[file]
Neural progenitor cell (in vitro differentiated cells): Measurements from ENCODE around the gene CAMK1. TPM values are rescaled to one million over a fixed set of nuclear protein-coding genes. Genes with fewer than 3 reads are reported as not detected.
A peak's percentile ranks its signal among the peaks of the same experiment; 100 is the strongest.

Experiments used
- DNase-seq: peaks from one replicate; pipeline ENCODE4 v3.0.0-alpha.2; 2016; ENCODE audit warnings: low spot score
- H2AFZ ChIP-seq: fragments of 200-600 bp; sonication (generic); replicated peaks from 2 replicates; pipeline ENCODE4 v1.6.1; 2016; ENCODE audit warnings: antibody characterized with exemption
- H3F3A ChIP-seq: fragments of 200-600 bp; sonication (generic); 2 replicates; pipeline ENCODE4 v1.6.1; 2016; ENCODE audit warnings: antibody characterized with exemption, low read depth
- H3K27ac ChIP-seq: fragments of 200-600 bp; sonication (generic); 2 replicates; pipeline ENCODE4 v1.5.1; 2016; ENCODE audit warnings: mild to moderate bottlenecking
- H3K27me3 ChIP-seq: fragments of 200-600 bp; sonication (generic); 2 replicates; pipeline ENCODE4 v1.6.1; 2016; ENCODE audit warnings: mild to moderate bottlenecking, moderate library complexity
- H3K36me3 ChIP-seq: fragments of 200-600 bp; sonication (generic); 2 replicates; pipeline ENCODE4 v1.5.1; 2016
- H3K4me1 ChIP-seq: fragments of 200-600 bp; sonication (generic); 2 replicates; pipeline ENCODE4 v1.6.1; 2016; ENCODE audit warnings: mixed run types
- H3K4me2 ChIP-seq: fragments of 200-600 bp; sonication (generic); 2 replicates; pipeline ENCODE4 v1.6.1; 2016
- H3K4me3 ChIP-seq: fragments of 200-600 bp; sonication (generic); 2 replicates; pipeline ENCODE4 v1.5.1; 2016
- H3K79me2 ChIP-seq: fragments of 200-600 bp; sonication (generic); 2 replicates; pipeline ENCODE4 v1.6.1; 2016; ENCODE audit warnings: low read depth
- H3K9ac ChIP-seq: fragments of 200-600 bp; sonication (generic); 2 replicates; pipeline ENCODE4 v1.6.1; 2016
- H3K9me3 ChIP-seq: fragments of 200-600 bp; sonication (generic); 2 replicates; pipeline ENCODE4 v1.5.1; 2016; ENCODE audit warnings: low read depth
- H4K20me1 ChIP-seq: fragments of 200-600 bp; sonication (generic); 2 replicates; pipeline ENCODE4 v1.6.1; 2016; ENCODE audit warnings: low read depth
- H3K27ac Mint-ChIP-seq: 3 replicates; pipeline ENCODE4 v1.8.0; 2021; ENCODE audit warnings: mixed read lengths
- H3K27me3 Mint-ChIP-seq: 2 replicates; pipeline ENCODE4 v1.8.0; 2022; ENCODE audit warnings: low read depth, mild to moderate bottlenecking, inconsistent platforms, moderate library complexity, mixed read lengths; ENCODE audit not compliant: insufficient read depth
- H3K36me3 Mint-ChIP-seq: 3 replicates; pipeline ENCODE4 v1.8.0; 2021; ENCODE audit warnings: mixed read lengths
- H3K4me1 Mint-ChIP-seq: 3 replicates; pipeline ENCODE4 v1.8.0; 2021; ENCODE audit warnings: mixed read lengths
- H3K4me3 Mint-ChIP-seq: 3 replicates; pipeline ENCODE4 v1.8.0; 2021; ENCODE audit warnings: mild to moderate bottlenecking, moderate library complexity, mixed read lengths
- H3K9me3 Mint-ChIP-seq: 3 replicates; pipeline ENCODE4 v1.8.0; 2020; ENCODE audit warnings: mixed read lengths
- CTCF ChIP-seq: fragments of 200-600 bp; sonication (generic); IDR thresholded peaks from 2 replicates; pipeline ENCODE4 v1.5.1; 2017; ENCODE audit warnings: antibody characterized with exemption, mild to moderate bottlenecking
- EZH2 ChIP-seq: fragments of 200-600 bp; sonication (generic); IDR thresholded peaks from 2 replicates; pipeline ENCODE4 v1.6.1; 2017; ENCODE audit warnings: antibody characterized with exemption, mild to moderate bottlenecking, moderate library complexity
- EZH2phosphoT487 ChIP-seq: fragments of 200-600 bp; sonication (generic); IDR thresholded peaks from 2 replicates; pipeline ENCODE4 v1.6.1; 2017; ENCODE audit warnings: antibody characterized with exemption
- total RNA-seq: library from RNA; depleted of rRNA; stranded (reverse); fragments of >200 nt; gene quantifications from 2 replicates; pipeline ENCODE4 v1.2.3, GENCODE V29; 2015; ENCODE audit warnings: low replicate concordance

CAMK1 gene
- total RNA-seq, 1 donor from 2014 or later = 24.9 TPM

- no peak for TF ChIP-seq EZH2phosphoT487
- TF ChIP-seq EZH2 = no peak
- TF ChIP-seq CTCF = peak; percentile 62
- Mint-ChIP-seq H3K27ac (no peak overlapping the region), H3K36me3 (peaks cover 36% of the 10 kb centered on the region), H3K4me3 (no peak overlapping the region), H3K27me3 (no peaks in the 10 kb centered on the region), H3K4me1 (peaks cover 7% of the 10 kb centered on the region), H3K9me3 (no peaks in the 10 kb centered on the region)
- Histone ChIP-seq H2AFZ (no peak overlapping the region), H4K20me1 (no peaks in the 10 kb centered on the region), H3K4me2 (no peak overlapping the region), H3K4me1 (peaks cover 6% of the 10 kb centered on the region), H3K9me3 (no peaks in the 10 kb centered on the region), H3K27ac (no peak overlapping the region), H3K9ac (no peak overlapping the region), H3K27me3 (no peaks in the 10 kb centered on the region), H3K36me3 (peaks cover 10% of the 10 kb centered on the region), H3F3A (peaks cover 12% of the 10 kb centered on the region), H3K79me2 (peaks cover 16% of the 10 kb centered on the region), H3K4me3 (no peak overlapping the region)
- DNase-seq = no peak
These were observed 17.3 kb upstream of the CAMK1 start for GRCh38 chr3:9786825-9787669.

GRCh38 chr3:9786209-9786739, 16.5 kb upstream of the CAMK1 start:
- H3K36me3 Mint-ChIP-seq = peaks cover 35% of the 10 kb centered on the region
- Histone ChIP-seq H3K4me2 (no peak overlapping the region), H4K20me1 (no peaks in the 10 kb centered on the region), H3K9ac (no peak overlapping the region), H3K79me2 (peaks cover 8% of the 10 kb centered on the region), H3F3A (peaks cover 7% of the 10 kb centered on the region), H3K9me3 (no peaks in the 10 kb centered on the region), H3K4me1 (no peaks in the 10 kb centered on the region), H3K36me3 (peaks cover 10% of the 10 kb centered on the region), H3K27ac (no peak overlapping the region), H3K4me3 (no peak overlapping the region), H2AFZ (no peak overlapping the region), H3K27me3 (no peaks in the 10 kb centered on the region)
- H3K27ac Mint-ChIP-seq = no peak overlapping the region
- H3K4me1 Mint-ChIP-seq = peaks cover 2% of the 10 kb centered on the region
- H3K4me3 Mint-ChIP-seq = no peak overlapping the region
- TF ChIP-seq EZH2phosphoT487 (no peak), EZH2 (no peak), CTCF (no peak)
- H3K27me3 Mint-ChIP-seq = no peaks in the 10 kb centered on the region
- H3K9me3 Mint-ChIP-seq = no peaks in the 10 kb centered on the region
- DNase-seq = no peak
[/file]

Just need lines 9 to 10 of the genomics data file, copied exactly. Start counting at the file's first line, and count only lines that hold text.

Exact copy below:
- H3K36me3 ChIP-seq: fragments of 200-600 bp; sonication (generic); 2 replicates; pipeline ENCODE4 v1.5.1; 2016
- H3K4me1 ChIP-seq: fragments of 200-600 bp; sonication (generic); 2 replicates; pipeline ENCODE4 v1.6.1; 2016; ENCODE audit warnings: mixed run types